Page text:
Most PCMCIA-related difficulties with laptops or certain cards can be identified and solved by approaching the problem systematically. First, find out if the problem is caused by the card or by the PCMCIA base system. To do this, boot the computer without inserting any card. If the base system seems to work smoothly, insert the card. All messages are logged in /var/log/messages. While searching for the cause of the problem, monitor this file with tail -f /var/log/messages. In this way, the problem can be narrowed down to one of the following two cases.
If the system hangs at the message PCMCIA: Starting services or other strange things happen when the system is booted, reboot the system and disable PCMCIA by entering NOPCMCIA=yes at the boot prompt. To isolate the error, manually load the three base modules of the PCMCIA system one by one.
To load the PCMCIA modules manually, execute the commands modprobe pcmcia_core, modprobe yenta_socket, and modprobe ds as the user root. In very rare cases, tcic, i82365, or i82092 must be used instead of yenta_socket. The two modules that are loaded first are the critical modules.
If the error occurs while loading pcmcia_core, refer to the manual page of pcmcia_core. The options described in this manual page can first be tested with the command modprobe. For example, consider the testing of free I/O areas. Sometimes, this test can cause problems if it disrupts other hardware components. This can be avoided with the option probe_io=0:
modprobe pcmcia_core probe_io=0
If the selected option is successful, set the variable PCMCIA_CORE_OPTS in the file /etc/sysconfig/pcmcia to the value probe_io=0. Separate multiple options with spaces:
Errors that occur while loading the yenta_socket module indicate problems of a more basic nature, such as the resource allocation by ACPI.
The files /etc/pcmcia/config and /etc/pcmcia/config.opts are interpreted by the card manager. The settings they contain are partly used for starting cardmgr and partly for loading the driver modules for PC cards. IRQs, I/O ports, and memory address ranges can be included or excluded in the file /etc/pcmcia/config.opts. In rare cases, access to an incorrect I/O area can result in a system crash. If this is the case, try to limit these areas.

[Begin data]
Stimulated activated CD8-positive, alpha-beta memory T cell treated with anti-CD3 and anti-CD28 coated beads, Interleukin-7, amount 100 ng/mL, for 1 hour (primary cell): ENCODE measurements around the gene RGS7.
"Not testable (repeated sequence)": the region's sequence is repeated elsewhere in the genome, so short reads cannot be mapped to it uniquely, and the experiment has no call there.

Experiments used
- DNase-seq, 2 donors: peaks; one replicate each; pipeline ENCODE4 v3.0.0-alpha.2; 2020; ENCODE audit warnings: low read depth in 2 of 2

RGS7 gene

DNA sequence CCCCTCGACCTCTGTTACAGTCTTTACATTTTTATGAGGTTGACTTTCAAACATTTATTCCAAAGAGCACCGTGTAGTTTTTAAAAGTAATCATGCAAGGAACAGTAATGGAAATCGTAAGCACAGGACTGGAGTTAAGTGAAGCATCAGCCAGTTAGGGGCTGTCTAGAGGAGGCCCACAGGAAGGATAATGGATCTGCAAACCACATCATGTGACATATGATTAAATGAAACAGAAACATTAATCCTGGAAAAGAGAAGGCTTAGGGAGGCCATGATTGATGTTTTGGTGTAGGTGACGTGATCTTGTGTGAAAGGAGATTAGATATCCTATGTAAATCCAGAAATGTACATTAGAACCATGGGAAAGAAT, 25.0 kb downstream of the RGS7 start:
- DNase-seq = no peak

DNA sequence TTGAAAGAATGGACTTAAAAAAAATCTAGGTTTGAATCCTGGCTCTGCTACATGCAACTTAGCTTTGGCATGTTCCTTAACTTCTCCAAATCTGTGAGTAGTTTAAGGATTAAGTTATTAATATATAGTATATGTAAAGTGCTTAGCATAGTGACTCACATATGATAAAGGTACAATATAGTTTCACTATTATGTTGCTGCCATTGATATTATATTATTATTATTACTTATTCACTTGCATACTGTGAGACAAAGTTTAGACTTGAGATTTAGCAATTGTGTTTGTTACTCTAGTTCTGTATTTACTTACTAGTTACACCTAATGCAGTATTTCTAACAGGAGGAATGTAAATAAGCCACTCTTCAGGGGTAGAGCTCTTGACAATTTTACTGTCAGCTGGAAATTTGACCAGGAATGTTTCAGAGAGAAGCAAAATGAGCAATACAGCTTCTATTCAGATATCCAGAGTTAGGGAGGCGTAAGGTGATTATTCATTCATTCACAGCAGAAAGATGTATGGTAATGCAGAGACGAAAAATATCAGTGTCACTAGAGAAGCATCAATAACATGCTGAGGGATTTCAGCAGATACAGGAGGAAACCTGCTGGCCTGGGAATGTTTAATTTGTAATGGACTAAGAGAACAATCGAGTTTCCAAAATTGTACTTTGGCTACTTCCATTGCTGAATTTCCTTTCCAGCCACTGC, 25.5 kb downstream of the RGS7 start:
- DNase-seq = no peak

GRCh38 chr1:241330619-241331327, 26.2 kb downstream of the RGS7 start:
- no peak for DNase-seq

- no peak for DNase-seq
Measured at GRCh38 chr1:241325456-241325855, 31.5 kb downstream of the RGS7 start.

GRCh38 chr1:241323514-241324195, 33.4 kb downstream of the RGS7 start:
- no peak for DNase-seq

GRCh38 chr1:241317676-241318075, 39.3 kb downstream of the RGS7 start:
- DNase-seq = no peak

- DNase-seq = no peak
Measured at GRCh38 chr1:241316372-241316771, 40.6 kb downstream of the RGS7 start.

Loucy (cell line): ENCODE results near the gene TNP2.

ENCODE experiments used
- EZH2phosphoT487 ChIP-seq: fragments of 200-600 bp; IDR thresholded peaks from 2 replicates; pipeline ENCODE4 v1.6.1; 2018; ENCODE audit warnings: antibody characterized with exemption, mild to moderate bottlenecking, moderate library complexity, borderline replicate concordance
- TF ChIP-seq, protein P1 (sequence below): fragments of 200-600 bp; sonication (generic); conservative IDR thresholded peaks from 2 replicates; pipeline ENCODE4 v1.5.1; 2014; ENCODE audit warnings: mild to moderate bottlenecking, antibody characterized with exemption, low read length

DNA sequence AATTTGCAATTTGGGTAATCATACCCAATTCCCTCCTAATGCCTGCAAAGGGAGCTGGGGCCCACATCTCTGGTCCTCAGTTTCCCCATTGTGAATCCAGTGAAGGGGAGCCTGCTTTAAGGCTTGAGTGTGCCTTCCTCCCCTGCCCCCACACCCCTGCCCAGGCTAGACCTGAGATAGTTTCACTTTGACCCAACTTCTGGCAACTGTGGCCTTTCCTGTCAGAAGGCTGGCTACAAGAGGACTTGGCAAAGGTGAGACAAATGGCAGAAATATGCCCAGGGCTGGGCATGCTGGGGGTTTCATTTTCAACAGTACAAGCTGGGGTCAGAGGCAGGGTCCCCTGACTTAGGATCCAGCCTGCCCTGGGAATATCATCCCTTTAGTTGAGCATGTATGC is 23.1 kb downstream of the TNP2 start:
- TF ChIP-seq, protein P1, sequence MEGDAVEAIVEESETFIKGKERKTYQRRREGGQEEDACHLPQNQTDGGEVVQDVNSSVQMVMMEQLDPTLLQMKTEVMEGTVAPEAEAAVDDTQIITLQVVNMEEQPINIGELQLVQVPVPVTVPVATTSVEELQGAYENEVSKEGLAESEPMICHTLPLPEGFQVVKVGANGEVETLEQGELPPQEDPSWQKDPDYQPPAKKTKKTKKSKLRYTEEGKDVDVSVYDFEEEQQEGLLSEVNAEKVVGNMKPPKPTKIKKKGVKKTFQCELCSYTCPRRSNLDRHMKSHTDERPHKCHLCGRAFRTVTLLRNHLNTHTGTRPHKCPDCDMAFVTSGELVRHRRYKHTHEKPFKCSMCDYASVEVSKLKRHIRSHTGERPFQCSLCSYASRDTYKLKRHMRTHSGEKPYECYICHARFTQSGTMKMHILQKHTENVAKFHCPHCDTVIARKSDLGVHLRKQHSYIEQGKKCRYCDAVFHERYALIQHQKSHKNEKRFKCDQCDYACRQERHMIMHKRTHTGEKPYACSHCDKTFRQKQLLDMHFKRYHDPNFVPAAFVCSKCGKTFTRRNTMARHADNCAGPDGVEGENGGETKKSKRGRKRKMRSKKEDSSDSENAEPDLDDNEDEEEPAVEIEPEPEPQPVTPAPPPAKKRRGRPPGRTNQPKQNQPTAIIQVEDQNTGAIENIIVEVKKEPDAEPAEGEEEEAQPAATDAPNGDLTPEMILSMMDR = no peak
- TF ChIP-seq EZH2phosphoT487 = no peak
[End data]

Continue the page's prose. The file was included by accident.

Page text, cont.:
Basically, there are three types of errors: the card is not detected, the driver cannot be loaded, or the interface provided by the driver is misconfigured. It is important to know whether the card is controlled by the card manager or by hotplug. The card manager controls PC cards, and the hotplug controls CardBus cards.
If the system does not react when inserting a card and the manual execution of the command cardctl insert does not help either, the interrupt allocation to PCI devices may be incorrect. If this is the case, other PCI devices such as the network card may also have problems. In this case, the boot parameter pci=noacpi or other PCI or ACPI parameters may be useful.
If the card is not detected, the message unsupported Card in Slot x appears in /var/log/messages. This message merely indicates that the card manager is not able to assign a driver to the card. The file /etc/pcmcia/config or /etc/pcmcia/*.conf is needed for this assignment. This driver database can easily be extended by using existing entries as a template. Enter the command cardctl ident to find out details about the card. More information about this is available in the PCMCIA HOWTO (Section 6) and in the manual page of pcmcia. After editing /etc/pcmcia/config or /etc/pcmcia/*.conf, reload driver assignment with the command rcpcmcia reload.
One reason for this may be that the driver database contains an incorrect assignment. This may happen if, for example, a manufacturer uses a different chip in an outwardly unmodified card model. Some models may only work or work better with drivers other than the preselected drivers. In this case, you need detailed information about the card. If necessary, post your problem on a mailing list or ask the Advanced Support.
For CardBus cards, the entry HOTPLUG_DEBUG=yes must be inserted in the file /etc/sysconfig/hotplug. Subsequently, check the system log for messages indicating whether the driver was loaded (successfully).
A resource conflict is another possible cause. For most PCMCIA cards, it does not matter with which IRQ, I/O port, or memory area they are operated, but there may be exceptions. If this is the case, test only one card at a time and disable other system components, such as the sound card, IrDA, modem, and printer, temporarily. View the resource allocation of the system with the command lsdev as the user root. It is perfectly acceptable if several PCI devices use the same IRQ.
One possible solution is to find a suitable option for the card driver module. Enter modinfo driver to list the options. A manual page is available for most modules. rpm -ql pcmcia | grep man lists all manual pages the pcmcia package contains. To test the options, the card drivers can be unloaded manually.
Once you have found a solution, you can generally permit or prohibit the use of a certain resource in /etc/pcmcia/config.opts. The options for card drivers can also be entered in this file. For example, to use the pcnet_cs module exclusively with IRQ 5, add the following entry:
module pcnet_cs opts irq_list=5
In this case, carefully check the configuration of the interface and the name of the configuration with getcfg to eliminate configuration errors. The variable DEBUG in the file /etc/sysconfig/network/config and the variable HOTPLUG_DEBUG in the file /etc/sysconfig/hotplug should be set to yes. For other cards or if this does not help, you can add the line set -vx in the script executed by the card manager or by hotplug (see /var/log/messages). In this way, every single command of the script is logged in the system log. If you find a critical section in a script, enter and test the respective commands in a terminal.